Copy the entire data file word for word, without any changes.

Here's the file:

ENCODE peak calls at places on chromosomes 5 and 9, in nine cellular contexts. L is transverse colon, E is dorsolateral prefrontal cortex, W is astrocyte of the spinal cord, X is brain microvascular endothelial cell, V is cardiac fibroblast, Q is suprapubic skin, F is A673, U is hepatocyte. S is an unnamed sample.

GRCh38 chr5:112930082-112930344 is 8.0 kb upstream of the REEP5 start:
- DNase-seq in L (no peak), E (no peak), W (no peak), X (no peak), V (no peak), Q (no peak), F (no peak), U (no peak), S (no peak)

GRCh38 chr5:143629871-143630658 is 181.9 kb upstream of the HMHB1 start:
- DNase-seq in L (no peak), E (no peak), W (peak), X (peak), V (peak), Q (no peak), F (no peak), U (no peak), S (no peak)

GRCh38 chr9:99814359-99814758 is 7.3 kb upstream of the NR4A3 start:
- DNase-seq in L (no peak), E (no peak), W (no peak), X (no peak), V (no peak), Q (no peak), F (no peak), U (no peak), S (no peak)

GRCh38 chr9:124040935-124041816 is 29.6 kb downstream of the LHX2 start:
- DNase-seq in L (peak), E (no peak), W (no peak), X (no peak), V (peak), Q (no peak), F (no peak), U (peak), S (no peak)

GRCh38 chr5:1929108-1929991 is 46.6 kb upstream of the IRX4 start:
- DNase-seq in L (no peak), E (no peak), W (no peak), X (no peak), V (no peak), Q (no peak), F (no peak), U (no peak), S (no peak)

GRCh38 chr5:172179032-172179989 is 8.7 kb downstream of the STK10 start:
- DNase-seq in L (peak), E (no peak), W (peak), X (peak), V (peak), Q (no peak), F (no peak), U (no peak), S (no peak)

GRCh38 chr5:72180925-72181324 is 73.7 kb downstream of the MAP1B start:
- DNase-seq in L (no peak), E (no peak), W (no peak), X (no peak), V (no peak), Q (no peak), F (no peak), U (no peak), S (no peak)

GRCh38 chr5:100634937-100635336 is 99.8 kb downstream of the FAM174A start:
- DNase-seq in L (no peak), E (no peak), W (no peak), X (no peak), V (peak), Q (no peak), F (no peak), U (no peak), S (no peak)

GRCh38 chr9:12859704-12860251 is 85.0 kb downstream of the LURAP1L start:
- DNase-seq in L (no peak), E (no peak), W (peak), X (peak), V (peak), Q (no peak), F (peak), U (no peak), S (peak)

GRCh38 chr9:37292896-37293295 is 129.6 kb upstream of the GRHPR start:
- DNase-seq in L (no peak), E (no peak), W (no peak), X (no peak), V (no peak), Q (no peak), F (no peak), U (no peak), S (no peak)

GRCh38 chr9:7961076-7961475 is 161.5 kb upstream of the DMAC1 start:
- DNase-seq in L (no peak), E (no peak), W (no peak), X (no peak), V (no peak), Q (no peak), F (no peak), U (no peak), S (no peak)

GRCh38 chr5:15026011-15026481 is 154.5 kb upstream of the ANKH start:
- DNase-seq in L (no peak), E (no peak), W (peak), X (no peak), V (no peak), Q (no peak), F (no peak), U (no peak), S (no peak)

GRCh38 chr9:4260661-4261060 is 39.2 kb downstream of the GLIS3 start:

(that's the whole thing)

ENCODE peak calls at places on chromosomes 5 and 9, in nine cellular contexts. L is transverse colon, E is dorsolateral prefrontal cortex, W is astrocyte of the spinal cord, X is brain microvascular endothelial cell, V is cardiac fibroblast, Q is suprapubic skin, F is A673, U is hepatocyte. S is an unnamed sample.

GRCh38 chr5:112930082-112930344 is 8.0 kb upstream of the REEP5 start:
- DNase-seq in L (no peak), E (no peak), W (no peak), X (no peak), V (no peak), Q (no peak), F (no peak), U (no peak), S (no peak)

GRCh38 chr5:143629871-143630658 is 181.9 kb upstream of the HMHB1 start:
- DNase-seq in L (no peak), E (no peak), W (peak), X (peak), V (peak), Q (no peak), F (no peak), U (no peak), S (no peak)

GRCh38 chr9:99814359-99814758 is 7.3 kb upstream of the NR4A3 start:
- DNase-seq in L (no peak), E (no peak), W (no peak), X (no peak), V (no peak), Q (no peak), F (no peak), U (no peak), S (no peak)

GRCh38 chr9:124040935-124041816 is 29.6 kb downstream of the LHX2 start:
- DNase-seq in L (peak), E (no peak), W (no peak), X (no peak), V (peak), Q (no peak), F (no peak), U (peak), S (no peak)

GRCh38 chr5:1929108-1929991 is 46.6 kb upstream of the IRX4 start:
- DNase-seq in L (no peak), E (no peak), W (no peak), X (no peak), V (no peak), Q (no peak), F (no peak), U (no peak), S (no peak)

GRCh38 chr5:172179032-172179989 is 8.7 kb downstream of the STK10 start:
- DNase-seq in L (peak), E (no peak), W (peak), X (peak), V (peak), Q (no peak), F (no peak), U (no peak), S (no peak)

GRCh38 chr5:72180925-72181324 is 73.7 kb downstream of the MAP1B start:
- DNase-seq in L (no peak), E (no peak), W (no peak), X (no peak), V (no peak), Q (no peak), F (no peak), U (no peak), S (no peak)

GRCh38 chr5:100634937-100635336 is 99.8 kb downstream of the FAM174A start:
- DNase-seq in L (no peak), E (no peak), W (no peak), X (no peak), V (peak), Q (no peak), F (no peak), U (no peak), S (no peak)

GRCh38 chr9:12859704-12860251 is 85.0 kb downstream of the LURAP1L start:
- DNase-seq in L (no peak), E (no peak), W (peak), X (peak), V (peak), Q (no peak), F (peak), U (no peak), S (peak)

GRCh38 chr9:37292896-37293295 is 129.6 kb upstream of the GRHPR start:
- DNase-seq in L (no peak), E (no peak), W (no peak), X (no peak), V (no peak), Q (no peak), F (no peak), U (no peak), S (no peak)

GRCh38 chr9:7961076-7961475 is 161.5 kb upstream of the DMAC1 start:
- DNase-seq in L (no peak), E (no peak), W (no peak), X (no peak), V (no peak), Q (no peak), F (no peak), U (no peak), S (no peak)

GRCh38 chr5:15026011-15026481 is 154.5 kb upstream of the ANKH start:
- DNase-seq in L (no peak), E (no peak), W (peak), X (no peak), V (no peak), Q (no peak), F (no peak), U (no peak), S (no peak)

GRCh38 chr9:4260661-4261060 is 39.2 kb downstream of the GLIS3 start: